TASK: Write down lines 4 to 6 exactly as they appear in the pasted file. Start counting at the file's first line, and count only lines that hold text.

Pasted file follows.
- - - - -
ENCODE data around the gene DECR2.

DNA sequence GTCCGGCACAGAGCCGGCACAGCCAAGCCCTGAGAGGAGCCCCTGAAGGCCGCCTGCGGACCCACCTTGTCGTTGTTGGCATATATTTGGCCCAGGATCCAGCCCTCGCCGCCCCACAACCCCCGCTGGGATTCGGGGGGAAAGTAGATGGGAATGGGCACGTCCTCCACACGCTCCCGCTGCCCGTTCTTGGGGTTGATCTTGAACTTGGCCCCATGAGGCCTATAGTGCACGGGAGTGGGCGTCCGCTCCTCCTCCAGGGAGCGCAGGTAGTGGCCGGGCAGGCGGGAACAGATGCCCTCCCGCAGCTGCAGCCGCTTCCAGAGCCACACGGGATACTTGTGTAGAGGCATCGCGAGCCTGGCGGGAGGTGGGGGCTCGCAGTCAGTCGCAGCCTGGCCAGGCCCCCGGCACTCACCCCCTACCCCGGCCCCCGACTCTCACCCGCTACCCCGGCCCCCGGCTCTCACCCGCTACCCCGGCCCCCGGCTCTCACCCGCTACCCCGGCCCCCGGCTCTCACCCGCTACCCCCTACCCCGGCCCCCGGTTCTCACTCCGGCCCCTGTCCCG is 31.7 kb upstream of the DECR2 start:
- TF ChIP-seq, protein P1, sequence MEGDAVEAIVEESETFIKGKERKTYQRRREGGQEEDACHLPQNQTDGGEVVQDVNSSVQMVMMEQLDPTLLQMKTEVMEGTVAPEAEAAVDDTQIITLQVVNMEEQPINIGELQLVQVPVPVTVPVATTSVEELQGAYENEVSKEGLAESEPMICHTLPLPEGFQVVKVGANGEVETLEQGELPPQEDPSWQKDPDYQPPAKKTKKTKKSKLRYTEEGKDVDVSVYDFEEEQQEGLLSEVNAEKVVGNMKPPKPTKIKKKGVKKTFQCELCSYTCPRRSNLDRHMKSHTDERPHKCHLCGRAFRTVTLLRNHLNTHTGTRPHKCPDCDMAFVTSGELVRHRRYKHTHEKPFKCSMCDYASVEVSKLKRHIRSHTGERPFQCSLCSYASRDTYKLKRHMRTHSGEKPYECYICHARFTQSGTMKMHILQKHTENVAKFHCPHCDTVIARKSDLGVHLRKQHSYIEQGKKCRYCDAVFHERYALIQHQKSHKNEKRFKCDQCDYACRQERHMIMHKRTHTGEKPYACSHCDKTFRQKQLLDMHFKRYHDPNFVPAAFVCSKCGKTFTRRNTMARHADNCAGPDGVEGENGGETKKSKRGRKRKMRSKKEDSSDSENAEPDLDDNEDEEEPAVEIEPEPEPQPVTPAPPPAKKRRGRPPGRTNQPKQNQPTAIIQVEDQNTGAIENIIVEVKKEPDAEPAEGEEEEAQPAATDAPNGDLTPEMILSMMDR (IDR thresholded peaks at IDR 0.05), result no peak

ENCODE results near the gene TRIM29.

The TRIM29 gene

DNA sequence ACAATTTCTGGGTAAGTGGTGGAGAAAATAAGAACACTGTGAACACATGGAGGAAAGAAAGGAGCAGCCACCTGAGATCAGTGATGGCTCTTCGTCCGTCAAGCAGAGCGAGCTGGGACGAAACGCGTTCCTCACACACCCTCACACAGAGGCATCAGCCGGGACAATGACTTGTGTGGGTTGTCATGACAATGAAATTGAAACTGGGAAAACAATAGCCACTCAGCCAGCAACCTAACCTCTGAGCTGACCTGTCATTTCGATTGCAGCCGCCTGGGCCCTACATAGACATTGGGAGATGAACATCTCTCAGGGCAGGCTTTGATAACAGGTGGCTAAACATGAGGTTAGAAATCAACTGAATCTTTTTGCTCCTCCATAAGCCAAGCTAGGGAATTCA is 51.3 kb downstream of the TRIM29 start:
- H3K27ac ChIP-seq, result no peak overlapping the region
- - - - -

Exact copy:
ENCODE results near the gene TRIM29.

The TRIM29 gene

DNA sequence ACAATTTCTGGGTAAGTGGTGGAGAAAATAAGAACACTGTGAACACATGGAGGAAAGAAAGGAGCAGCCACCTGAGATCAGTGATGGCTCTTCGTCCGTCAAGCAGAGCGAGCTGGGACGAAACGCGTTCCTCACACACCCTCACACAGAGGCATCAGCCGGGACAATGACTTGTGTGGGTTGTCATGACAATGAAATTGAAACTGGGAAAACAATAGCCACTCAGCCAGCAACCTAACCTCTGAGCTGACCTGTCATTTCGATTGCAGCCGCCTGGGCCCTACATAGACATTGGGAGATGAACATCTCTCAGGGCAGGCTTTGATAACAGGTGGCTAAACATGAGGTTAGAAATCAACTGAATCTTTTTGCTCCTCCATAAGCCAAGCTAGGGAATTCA is 51.3 kb downstream of the TRIM29 start: